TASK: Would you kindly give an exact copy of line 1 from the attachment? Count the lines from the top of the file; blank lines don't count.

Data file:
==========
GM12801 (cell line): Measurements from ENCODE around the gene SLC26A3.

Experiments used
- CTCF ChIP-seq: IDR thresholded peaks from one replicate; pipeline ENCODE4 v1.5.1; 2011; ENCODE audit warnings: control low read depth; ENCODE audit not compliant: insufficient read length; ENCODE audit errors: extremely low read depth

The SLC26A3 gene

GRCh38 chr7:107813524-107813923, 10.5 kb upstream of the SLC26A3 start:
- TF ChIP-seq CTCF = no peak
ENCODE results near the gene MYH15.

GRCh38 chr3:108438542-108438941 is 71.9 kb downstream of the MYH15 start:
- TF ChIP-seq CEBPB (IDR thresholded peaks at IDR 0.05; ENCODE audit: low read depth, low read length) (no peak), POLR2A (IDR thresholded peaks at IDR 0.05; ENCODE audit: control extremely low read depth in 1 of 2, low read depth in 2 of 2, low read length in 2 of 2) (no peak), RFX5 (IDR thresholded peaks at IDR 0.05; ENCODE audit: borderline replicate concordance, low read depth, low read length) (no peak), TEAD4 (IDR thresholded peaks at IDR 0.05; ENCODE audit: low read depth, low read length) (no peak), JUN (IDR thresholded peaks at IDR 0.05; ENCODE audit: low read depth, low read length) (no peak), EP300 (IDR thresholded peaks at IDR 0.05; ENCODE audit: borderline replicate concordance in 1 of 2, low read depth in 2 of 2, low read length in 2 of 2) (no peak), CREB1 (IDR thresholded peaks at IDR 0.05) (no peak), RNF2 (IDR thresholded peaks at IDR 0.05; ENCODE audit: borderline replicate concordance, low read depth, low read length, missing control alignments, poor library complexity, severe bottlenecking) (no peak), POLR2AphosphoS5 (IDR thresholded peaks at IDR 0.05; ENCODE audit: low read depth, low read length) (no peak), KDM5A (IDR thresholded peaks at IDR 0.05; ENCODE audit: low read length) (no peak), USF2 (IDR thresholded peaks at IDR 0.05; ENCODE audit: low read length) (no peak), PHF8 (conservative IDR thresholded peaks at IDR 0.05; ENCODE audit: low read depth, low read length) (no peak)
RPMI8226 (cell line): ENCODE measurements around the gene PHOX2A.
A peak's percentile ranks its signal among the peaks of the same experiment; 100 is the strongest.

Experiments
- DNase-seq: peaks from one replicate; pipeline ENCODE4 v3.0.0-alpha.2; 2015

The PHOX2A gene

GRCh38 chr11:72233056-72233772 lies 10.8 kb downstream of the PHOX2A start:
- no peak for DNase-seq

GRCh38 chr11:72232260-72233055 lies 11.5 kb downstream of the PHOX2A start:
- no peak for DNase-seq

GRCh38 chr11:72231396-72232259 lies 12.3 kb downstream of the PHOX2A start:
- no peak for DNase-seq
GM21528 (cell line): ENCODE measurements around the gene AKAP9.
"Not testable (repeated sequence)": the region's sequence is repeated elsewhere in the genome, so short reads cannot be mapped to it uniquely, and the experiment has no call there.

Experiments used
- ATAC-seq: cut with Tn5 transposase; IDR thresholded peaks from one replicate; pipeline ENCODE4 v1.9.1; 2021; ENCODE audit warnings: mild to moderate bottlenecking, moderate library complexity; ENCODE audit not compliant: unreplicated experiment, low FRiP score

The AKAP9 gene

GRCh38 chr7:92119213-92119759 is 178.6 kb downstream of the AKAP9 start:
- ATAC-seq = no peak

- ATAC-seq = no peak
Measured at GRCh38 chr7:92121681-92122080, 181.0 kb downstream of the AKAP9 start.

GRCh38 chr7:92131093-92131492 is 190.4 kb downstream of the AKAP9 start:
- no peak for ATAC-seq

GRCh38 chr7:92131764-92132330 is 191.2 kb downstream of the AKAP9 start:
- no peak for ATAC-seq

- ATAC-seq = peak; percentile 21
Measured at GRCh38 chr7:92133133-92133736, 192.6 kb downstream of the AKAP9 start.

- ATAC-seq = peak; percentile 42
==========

GM12801 (cell line): Measurements from ENCODE around the gene SLC26A3.